Then I graduated and went off to college. Prior to this point, I was certain that I hated dancing- I went to exactly two dances in high school (Junior and Senior Prom) and spun glowsticks. College gave me a lot more opportunity for dances (residence hall dances, student association dances, etc.), and, figuring that I ought to have some way of figuring out how to engage in socialization, I made myself go to them and got through it with glowsticks. Eventually, it clicked that poi is dance- just using your arms more than your feet. Prior to that moment, I had been almost entirely focused on technical spinning. Afterwards, I found myself opened up to exploring a whole new world of body movement, and started playing with freehand light tracing to try to force myself to develop some "danciness" independent of the motion of the poi.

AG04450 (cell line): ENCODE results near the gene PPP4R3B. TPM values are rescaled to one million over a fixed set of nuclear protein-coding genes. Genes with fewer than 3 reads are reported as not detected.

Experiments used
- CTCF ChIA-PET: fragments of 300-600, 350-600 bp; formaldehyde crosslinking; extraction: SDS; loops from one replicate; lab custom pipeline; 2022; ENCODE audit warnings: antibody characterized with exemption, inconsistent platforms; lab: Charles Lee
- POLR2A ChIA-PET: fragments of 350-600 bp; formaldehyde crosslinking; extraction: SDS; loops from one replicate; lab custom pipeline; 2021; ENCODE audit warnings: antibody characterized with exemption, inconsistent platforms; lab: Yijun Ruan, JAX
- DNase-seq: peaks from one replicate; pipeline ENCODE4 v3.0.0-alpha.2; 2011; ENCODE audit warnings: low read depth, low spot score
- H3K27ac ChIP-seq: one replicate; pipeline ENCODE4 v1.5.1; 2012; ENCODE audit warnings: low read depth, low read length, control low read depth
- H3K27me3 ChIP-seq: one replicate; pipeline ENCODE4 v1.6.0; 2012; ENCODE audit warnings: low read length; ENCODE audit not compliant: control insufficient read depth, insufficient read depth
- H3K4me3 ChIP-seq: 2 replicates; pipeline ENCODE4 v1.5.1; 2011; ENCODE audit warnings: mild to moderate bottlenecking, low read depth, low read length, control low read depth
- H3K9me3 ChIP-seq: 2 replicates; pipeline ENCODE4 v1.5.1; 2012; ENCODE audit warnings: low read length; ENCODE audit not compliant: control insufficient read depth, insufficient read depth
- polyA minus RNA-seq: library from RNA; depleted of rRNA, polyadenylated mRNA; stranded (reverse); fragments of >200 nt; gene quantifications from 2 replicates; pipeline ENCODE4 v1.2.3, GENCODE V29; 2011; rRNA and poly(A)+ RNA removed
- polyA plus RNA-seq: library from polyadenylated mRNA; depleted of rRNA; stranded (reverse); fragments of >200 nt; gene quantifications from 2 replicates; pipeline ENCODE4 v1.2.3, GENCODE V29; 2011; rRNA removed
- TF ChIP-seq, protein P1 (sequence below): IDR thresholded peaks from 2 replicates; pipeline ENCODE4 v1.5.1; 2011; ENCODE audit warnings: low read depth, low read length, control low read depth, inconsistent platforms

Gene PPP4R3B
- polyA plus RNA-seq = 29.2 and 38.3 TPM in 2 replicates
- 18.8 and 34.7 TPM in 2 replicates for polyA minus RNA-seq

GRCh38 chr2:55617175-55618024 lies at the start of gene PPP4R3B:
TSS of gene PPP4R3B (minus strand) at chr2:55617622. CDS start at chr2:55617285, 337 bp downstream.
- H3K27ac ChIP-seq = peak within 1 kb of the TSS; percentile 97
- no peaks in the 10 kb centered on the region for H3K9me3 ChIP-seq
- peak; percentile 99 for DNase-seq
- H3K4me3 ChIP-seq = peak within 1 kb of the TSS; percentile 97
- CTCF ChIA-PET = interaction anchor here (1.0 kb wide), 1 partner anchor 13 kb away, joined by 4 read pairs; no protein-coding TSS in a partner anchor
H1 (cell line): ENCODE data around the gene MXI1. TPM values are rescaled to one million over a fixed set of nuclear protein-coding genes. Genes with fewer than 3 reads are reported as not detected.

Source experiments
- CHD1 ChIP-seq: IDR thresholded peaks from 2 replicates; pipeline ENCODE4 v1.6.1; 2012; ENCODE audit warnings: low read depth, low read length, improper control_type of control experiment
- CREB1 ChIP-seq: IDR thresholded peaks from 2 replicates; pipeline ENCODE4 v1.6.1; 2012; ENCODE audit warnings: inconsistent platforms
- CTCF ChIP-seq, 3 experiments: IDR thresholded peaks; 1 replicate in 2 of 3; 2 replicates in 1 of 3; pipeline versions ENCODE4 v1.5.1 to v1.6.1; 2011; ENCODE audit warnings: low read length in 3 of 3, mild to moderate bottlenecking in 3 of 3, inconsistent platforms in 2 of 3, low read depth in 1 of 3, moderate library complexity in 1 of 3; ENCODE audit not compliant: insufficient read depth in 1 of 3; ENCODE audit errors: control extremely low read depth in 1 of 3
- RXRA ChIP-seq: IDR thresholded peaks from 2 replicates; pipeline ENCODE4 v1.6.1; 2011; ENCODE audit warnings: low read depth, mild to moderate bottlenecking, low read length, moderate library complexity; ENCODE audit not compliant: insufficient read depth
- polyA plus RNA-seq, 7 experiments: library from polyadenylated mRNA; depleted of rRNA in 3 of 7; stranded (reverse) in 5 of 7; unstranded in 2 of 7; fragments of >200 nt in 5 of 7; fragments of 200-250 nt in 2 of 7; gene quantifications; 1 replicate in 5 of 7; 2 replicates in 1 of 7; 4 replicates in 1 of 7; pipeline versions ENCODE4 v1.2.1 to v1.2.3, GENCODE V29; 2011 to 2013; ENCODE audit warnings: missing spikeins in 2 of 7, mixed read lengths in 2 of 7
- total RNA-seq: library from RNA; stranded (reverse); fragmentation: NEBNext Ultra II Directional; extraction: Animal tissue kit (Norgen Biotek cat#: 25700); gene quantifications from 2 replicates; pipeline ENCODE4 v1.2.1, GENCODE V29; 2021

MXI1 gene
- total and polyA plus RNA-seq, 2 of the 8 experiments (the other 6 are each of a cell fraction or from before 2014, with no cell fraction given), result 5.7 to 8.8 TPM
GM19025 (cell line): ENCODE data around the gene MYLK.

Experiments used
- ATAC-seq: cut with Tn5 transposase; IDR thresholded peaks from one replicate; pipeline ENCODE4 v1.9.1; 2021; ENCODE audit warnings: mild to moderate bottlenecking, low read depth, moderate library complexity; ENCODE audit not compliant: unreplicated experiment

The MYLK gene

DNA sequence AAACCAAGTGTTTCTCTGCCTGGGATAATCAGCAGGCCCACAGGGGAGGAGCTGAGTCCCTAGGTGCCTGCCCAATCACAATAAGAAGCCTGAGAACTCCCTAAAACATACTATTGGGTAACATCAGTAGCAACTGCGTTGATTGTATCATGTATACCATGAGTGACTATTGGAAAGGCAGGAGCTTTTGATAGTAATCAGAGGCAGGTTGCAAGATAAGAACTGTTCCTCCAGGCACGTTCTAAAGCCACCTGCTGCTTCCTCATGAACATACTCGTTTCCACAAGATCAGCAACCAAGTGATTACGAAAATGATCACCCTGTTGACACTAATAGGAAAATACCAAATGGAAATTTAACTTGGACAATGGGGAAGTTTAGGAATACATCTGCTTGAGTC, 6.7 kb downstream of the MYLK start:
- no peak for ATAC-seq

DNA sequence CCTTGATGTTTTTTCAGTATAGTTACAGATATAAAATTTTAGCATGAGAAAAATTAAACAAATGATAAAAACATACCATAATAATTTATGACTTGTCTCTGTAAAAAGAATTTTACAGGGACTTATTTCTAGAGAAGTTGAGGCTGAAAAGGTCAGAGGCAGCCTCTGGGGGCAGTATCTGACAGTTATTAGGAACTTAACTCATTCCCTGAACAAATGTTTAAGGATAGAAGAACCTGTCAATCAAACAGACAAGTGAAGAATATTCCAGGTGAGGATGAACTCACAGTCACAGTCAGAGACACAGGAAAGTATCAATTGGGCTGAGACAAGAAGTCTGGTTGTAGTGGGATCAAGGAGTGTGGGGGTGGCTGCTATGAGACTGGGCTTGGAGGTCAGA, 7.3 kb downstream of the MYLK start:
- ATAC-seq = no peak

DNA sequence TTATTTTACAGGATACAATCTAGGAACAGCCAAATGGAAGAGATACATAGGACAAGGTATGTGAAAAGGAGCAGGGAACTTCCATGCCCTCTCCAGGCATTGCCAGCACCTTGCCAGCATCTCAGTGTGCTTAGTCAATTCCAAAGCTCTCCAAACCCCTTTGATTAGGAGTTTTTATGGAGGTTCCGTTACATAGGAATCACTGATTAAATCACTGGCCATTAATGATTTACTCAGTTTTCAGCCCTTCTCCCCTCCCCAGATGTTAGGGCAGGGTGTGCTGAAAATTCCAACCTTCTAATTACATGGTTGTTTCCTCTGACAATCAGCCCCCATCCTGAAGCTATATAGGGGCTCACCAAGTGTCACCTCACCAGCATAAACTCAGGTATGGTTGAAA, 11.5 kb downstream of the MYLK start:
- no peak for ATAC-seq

Looking for good tutorials on YouTube had led me to Nick Woolsey's videos and Playpoi. During my second semester at college, Playpoi started putting out videos on double staff, and I decided I had to figure out staffs as well. So, the next summer, I got myself some dowel rods from Home Depot and started playing. From the start, I was fascinated by the connections between staff and poi patterns, analysing which patterns would transfer between the two forms, which couldn't, and why. I still frequently get a lot of my new performance ideas by learning a new trick with poi and then thinking "what's the closest I can come to replicating this with a staff?" or vice-versa.